TAMIL NADU

Blended auto fuel

A GOVERNMENT DECISION to encourage the use of ethanol as a blending agent with gasoline made some months ago has a number of positive implications still. Its implementation has acquired a certain sense of urgency. Oil prices are on the rise globally. There is a serious talk of building up an oil reserve. At present, more than 70 per cent of the country's energy requirements are met through imports. A search for solutions that would minimise even by a small extent the financial burden of imports as well as be environmentally acceptable is therefore highly relevant. Ethanol is a renewable source of energy available indigenously. It can replace certain carcinogenic additives that are currently used in automobile fuel. Experts say that the ethanol-petrol blend will be a viable alternate fuel at least in some parts of the country. In the first phase, it is proposed to introduce the automobile fuel blended with 5 per cent of ethanol in eight States. A few pilot projects are coming up across the country.

The true significance of the proposal however extends beyond energy security. Ethanol can be manufactured from practically any major agricultural crop but in India its primary source will be from molasses, an important by-product of the sugar industry. Not surprising, therefore, the sugar mills are among the strongest supporters of the proposal. Currently, the sugar industry is in a state of flux even as it is being decontrolled substantially. Saddled with high priced excess stocks, which cannot be sold globally except at a loss, the industry cries for radical solutions. Among the measures contemplated to revive the industry are encouraging co-generation (using bagasse) and the production of ethanol as a passenger fuel additive. The sugar industry in India can no longer count on sugar alone for its sustenance. In fact, some of the progressive sugar manufacturers had embarked on massive co-generation that made them resemble a two-product company. If the ethanol-gasoline blend proves to be popular, the economics of the sugar industry should improve. Less certain will be its impact on other users of ethanol, notably the industrial alcohol segment.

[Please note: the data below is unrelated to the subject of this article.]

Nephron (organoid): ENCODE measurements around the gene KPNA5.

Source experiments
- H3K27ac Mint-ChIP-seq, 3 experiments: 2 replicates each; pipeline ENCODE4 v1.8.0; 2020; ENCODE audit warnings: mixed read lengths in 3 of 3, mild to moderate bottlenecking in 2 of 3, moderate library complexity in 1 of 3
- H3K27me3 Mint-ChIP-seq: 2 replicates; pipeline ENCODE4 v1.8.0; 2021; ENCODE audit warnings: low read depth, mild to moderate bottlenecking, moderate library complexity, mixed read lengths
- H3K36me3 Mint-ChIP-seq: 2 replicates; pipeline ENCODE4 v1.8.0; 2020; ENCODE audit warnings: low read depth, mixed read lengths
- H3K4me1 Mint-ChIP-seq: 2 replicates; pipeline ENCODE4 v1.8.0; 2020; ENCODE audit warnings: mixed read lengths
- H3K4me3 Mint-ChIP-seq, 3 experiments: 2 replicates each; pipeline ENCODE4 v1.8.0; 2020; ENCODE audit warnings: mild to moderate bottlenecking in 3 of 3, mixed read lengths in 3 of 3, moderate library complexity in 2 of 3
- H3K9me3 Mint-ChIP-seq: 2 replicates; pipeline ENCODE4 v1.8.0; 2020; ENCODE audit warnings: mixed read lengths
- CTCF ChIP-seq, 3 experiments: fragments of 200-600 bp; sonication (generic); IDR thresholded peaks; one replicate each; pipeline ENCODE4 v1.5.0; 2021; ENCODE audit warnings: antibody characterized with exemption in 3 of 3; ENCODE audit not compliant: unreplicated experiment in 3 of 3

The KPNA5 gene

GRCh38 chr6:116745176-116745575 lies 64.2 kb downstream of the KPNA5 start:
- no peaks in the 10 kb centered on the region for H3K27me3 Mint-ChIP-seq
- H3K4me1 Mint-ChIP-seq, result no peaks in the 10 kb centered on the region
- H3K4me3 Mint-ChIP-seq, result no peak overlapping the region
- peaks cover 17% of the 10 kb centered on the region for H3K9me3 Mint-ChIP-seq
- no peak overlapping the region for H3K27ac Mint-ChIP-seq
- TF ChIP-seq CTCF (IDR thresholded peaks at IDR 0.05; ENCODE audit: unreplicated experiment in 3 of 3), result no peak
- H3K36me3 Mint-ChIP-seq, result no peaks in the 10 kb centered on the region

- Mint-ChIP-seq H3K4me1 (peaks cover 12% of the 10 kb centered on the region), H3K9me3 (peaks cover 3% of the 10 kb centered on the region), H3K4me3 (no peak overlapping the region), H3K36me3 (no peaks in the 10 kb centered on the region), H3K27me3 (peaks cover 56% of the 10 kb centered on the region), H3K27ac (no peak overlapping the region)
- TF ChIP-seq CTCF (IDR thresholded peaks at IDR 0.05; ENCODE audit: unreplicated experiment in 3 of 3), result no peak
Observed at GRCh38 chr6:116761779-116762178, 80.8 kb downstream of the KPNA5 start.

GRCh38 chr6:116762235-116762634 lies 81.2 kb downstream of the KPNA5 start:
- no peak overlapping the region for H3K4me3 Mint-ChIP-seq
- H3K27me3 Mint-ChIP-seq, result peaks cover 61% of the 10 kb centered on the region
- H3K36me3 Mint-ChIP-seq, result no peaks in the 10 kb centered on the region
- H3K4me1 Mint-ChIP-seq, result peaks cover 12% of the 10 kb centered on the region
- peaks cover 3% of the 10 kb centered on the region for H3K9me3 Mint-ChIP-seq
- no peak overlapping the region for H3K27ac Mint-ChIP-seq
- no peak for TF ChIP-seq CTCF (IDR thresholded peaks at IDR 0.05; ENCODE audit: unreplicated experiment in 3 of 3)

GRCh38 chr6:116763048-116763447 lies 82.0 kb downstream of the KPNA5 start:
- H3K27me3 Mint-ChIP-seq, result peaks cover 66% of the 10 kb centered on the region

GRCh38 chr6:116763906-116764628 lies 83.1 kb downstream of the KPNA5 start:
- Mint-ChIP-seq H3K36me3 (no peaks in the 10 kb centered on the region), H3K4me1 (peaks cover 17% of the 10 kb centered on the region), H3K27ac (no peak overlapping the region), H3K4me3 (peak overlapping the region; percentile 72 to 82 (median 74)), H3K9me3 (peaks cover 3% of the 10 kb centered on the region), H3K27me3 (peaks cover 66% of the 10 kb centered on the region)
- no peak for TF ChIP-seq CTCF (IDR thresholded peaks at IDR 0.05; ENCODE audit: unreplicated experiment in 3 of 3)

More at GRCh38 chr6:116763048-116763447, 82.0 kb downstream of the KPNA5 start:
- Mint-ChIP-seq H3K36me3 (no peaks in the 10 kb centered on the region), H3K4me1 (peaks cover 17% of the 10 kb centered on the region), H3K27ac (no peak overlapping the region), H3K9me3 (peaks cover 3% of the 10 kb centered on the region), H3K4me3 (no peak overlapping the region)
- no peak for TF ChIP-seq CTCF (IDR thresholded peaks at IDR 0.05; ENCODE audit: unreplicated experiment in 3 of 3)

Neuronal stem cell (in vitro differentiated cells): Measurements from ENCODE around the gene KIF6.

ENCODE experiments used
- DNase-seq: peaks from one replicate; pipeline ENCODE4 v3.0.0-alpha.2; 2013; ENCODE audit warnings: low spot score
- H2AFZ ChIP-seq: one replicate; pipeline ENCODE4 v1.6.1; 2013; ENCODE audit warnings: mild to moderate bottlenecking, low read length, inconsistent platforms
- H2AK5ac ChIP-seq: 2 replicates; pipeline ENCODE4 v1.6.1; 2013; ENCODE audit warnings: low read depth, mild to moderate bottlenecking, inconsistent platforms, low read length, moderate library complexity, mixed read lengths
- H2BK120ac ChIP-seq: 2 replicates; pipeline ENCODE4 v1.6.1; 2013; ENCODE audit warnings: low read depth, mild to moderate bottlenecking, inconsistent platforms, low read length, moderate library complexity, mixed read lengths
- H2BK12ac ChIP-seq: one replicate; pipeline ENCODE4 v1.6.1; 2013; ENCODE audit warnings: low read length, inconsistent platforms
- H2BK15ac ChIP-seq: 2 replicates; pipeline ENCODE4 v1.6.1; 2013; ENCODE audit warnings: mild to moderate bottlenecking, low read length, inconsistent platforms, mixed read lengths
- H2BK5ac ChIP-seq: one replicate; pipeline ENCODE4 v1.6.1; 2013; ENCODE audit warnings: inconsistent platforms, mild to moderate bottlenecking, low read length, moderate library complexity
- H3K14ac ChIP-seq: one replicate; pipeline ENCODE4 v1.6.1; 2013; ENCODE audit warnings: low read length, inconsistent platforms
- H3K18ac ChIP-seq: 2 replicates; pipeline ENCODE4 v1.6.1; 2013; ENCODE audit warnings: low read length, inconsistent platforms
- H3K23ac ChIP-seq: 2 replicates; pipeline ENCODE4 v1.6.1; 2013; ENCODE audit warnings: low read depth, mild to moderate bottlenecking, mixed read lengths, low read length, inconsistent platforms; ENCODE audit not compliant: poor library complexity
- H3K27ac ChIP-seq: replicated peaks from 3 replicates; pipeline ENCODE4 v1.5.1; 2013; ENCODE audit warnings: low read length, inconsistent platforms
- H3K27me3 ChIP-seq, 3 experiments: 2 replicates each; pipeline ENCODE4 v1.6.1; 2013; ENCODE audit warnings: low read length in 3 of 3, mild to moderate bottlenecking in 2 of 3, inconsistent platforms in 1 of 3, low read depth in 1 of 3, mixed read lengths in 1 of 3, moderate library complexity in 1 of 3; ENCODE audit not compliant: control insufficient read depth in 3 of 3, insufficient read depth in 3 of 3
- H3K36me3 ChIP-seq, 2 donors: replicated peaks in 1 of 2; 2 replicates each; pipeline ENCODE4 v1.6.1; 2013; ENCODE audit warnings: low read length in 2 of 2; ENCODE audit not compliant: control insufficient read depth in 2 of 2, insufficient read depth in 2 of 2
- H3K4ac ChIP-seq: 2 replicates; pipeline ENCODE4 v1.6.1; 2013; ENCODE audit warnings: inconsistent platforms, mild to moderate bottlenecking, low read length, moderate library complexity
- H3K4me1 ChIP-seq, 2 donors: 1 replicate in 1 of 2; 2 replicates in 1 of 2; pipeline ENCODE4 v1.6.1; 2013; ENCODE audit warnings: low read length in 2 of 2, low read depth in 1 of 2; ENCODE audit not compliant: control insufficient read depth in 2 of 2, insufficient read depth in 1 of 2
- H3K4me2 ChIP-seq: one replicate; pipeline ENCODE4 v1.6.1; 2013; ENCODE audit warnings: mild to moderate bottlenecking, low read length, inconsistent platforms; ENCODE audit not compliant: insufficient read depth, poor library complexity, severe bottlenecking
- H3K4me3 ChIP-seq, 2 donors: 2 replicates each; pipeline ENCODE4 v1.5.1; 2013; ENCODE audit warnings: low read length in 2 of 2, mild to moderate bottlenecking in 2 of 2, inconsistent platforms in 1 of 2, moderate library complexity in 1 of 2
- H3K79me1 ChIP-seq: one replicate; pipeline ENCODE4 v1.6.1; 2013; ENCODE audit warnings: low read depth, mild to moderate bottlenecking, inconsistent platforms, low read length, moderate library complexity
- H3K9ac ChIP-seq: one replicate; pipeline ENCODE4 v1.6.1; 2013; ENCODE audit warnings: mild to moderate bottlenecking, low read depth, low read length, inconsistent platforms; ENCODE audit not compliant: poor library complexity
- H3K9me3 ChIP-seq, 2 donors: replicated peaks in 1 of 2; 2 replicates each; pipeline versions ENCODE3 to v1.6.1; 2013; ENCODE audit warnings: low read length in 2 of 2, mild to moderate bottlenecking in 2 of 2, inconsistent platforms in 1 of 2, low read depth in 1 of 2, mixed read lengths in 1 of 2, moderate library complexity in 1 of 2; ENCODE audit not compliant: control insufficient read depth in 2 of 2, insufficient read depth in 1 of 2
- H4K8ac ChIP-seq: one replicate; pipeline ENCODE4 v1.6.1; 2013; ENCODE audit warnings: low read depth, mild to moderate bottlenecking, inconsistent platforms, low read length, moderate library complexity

Fortunately there is a wealth of data from other countries which should be reassuring. Tried out in the U.S. and Europe during the Second World War and now being strongly advocated in the European Union, it is however the Brazilian experience with its "gasohol" that is often cited to buttress the case in India. Like India, Brazil is a large sugar producer. Ethanol is almost entirely produced there from sugarcane as it will be in India on a large scale when the proposal takes off. Brazil has legally mandated an automobile fuel blend with ethanol content being as high as 20 to 24 per cent. Besides, it has a system of financial incentives to popularise its usage. Current versions of the internal combustion engine used in India can run without modification on a mixture with 25 per cent ethanol content. The actual proportion contemplated is much less.

The success of this experiment will hinge largely on how successfully the pilot schemes are implemented. The procedural aspects will naturally have to be devised in a foolproof manner taking into account our own peculiar circumstances. The Government will have to determine the pricing that will be equitable. If successful, the scheme will lead to an increased demand for sugarcane. Will increased cane cultivation come at the expense of other crops, even food crops? Also, while the sugar industry will be able to exploit its potential more comprehensively, it is to be seen whether its more traditional consumers of sugar will be rewarded.

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